Dan Gaspar is a 58 year old American, living and working in Tehran, Iran. He is also the Assistant Coach for the Iranian soccer team.
“My experience is not one I’ve seen on TV or read in a newspaper. I live here, it’s real life,” said Gaspar.
“It may sound strange to most people, but I’ve worked on four continents and Iran is one of the safest places I’ve worked in,” he said. “When I read and hear and see things through the media and then go out to the balcony of my apartment and look into Tehran that is not what I see.”
“You would be surprised, it is very multicultural, far more than I had anticipated,” he said.
“Out and about in the city, when people discover that I’m an American they are interested by it,” he said. “It opens up a discussion, in a positive way. I have had no negative reactions.”
Read more about Dan Gaspar’s experience here
Did you know that of the 78 million in Iran, over half the population are aged below 30 ?
Furthermore, over 5% of the total population are students !
Iranians have a longstanding passion for film. Yesterday was the premier of the 30th Tehran International Short Film Festival (TISFF).
Over 4,400 Iranian and foreign films were submitted to the Film Festival said the secretary Hashem Mirzakhani.
Iran’s Head of Cinema Organisation, Hojatollah Ayoubi, renoun film Iranain filmmaker, Mohammad Mehdi Asgarpour were among those who attened the opening night held in Tehran’s Mellat Pardis Cinema Complex.
The Iranian favourites include The City I Know by Ehsan Masoumi, Secret of a Stature by Farshad Ektesabi, Taftan by Houshang Mirzaei and Mangroves by Abdolaziz Qasemi.
Organised by the Iranian Young Cinema Society (IYCS), the Tehran International Short Film Festival is scheduled to run until the 20th of October, 2013.
In many ways, Tehran is no different to many other cities around the world with concrete office buildings, congested, chaotic roads and pollution. But Tehran has much more to give than smog and hustle and bustle.
Some say it is the beating heart of Iran. It is Iran’s most secular and liberal city where women are less inclined to wear the traditional chador, and instead opt for more colourful, transparent, or even tight fitting garments.
A city full of students paired with a treasure chest of activities makes for a fun and lively destination. Whether haggling for great bargains in the markets, sipping on some chay (tea) or dizi (stew) in a buzzing teahouse, soaking in the east’s most contemporary art in one of the many galleries, or visiting a majestic palace, Tehran has it all.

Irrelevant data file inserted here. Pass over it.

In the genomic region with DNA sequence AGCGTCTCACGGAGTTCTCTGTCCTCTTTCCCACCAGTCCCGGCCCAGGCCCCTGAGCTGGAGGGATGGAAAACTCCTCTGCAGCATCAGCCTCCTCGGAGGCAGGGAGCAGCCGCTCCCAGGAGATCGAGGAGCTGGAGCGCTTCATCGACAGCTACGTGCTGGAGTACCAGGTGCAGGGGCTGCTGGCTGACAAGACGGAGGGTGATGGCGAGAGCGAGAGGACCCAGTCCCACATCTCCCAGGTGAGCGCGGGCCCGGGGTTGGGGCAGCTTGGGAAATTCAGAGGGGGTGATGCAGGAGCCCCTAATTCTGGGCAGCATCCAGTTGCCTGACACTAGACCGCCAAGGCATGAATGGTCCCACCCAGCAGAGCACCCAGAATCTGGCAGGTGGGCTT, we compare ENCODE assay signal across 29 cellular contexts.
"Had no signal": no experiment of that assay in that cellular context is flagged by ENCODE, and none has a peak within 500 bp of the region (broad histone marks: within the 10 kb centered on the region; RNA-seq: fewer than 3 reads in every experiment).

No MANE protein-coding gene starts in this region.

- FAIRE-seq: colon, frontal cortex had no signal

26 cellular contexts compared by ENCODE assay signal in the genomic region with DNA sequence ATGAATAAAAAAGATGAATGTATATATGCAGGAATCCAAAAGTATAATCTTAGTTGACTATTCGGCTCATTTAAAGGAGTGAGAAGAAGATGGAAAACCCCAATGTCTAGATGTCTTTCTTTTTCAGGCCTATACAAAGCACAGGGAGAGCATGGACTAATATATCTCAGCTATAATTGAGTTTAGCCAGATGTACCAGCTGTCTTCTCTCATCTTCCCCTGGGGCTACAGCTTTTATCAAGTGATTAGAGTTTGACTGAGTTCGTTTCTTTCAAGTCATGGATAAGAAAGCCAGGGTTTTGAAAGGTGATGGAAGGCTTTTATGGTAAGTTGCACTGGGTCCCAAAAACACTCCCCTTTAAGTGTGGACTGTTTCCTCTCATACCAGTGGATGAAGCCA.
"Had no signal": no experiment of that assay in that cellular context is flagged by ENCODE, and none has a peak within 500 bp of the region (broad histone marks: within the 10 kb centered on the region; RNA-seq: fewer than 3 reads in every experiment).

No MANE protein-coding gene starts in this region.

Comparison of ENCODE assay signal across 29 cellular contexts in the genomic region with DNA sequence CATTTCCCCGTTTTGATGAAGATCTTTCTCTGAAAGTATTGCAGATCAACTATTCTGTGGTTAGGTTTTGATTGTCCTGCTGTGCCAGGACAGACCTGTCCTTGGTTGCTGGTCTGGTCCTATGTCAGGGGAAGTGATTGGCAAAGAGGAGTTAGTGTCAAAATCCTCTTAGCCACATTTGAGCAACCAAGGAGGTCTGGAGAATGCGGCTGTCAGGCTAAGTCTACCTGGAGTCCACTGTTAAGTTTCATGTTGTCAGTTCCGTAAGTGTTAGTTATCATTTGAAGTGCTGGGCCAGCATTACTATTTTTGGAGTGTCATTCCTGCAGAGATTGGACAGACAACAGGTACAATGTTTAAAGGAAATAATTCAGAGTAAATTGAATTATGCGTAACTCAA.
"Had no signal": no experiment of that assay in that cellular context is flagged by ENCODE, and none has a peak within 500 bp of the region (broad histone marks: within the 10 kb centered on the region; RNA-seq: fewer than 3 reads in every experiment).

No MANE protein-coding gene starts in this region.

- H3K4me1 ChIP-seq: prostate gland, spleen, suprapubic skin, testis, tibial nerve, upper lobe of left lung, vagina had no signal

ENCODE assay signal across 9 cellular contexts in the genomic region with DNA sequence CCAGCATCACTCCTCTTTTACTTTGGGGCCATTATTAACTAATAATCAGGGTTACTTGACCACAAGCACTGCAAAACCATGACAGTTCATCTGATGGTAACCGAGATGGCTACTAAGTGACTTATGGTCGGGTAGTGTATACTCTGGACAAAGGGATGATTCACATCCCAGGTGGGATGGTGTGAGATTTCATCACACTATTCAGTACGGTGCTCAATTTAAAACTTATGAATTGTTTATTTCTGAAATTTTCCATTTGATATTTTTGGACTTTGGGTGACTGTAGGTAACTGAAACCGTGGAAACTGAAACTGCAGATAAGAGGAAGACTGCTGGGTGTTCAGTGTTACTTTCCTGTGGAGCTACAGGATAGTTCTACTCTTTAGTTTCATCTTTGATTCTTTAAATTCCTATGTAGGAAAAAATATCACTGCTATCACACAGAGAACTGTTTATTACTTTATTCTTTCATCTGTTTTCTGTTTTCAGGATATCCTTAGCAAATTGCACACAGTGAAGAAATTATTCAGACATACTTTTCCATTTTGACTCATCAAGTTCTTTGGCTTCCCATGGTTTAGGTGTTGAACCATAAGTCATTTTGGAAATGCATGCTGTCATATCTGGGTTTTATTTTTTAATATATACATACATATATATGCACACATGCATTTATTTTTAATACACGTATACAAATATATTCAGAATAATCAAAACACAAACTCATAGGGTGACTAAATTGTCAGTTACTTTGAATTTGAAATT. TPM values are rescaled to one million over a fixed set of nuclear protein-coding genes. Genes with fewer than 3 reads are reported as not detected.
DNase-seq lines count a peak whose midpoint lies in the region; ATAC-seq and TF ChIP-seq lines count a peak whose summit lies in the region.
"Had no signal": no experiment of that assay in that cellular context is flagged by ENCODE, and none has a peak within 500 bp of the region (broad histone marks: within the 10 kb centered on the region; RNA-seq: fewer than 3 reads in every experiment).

The best way to soak up the hustle and bustle is to take part in the playful bargaining at the Tehran Bazar. The Bazar covers more than 10 kilometres of lanes and has several entrances. Needless to say, the maze of alleyways and shopfronts is overwhelming at the least, confusing, chaotic and jungle-like. The Bazar sells everything from gold and semi-precious stones, to spices or clothing. With over 4000 carpet merchants in just 60 passageways its no surprise that here’s where you’ll likely find the best bargain on Persian carpets.
Carpet Museum of Iran
Dating from the 17th century the Carpet Museum houses over 100 pieces. A myriad of patterns and styles indicate the different regions of ancient Persia, and make for a fascinating and informative showcase.
Skiing isn’t the first thing that comes to mind when you think of Iran. With over 20 ski fields in the country, and some of the best and least-populated off-piste skiing, skiing in Iran may be one of the most surprising experiences of all.
In 2008, English comedian, Dom Joly was inspired to hit Iran’s ski slopes after he stumbled across a photograph of ladies in burkhas skiing (similar to the one above). He visited Shemshak resort, one of the four main ski resorts high in the Alborz Mountains.
He described this part of Iran as unlike the rest – more distanced from Islam, less traditional, busy, more westernized, and incredibly beautiful.
Apart from the great snow, weather and terrain the Alborz Mountains have, each resort’s village atmosphere and après-ski scene is lively. As tea culture is hugely significant in Iran, the resort cafés and teahouses are quaint and ambient. In spite of nationwide ban on alcohol, the nightlife in some resorts is said to have been “out of control and even mind boggling.”
Shemshak and Dizin resorts are probably the most mountainous and challenging of those Iran has to offer, with more lifts, slopes, and plenty of untouched off-piste skiing. Tochal and Darbansar resorts are better suited for beginners. All resorts have equipment hire available, accommodation and are within a day-trip distance from the bustling capital, Tehran.
For more information about skiing and ski culture in Iran, see the Lonely Planet website, or read more of Dom Joly’s article.